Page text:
One of the things I like about shooting along the beaches on the east end of Long Island is the subtlety of the scenery found in this part of New York State. While the beaches in the Hamptons are world famous for their jet setting crowd and millionaires, they are not photographed often as part of the natural landscape. I have some suspicions as to why this may be. First of all, although the beaches in the Hampton’s are public, access is made difficult due to parking restrictions and expensive day use fee’s. Furthermore, the beaches are void of stunning visual cue’s that the beaches found along the west coast of the United States have become famous for. There are no boulders, and sea stacks and large cliffs to use as props and areas of interest within the photograph. The beaches found on the east end of Long Island are known for their soft sand, subtle dunes and spaciousness. This makes strolls along the beach pleasant, but can make it difficult to capture the essence of the location in the image.
When scouting locations and making images, I use this very essence to find and make images that speak to my feelings and impressions of how I view the beach and this location. Every time I arrive at one of these beaches, I find the scene completely different than the following day, month or year. The beach is a landscape in constant flux. The wind, rain, nor’easters, and tides shape the beach daily. I often return to locations I have photographed the prior year only to find the dunes have moved, or have been removed by a powerful storm.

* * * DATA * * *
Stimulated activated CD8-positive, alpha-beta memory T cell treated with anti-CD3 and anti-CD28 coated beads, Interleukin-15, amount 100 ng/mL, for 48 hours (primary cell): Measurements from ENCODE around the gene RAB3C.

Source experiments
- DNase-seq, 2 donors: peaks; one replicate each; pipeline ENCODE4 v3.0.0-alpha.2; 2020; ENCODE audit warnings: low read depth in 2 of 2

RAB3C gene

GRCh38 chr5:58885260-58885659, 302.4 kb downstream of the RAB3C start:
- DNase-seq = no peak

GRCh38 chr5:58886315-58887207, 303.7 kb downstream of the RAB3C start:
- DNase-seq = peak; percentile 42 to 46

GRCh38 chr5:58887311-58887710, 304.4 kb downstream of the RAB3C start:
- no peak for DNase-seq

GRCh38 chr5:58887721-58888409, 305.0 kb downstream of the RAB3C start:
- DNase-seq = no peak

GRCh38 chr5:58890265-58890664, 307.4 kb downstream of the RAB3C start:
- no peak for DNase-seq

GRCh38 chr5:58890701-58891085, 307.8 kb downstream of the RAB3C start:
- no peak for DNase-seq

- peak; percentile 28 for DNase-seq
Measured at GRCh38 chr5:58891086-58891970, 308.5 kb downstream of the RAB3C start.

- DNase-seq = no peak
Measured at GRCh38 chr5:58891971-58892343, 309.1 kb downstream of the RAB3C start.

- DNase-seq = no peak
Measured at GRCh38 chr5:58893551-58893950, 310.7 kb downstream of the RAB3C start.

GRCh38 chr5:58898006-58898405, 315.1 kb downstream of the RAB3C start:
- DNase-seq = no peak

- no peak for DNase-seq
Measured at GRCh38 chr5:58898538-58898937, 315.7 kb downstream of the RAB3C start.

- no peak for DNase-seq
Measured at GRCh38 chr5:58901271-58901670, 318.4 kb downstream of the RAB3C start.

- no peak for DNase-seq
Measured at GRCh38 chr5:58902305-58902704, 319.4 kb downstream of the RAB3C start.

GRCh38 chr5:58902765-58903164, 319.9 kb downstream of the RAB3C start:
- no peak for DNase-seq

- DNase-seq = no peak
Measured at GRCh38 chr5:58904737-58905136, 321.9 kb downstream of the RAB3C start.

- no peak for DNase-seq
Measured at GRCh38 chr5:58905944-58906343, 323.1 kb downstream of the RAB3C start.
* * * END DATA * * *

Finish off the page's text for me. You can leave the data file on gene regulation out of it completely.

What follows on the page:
The night before I photographed this scene, heavy thunderstorms rolled over the beaches through the night. Heavy wind and rain fell late into the night. When I arrived at Halsey Neck beach, the skies were clear but the air was heavy with humidity from the night before. I was immediately drawn to the fences used to protect and reinforce the barrier dune formations. The dune grass was moist and a vibrant green from the moisture the night before. The sand was smooth and flat, matted down from the heavy rain as well. The dune fences, which usually are a bleached grey from the Sun and wind, were dark, coated with water and sea spray which helped to reinforce the texture of the wood used to makeup these fences. The wind, which is usually blowing along the beach was calm. I quickly hurried to capture the scene before the Sunrise would cast harsh shadows on the scene and remove the subtle texture I was looking to capture.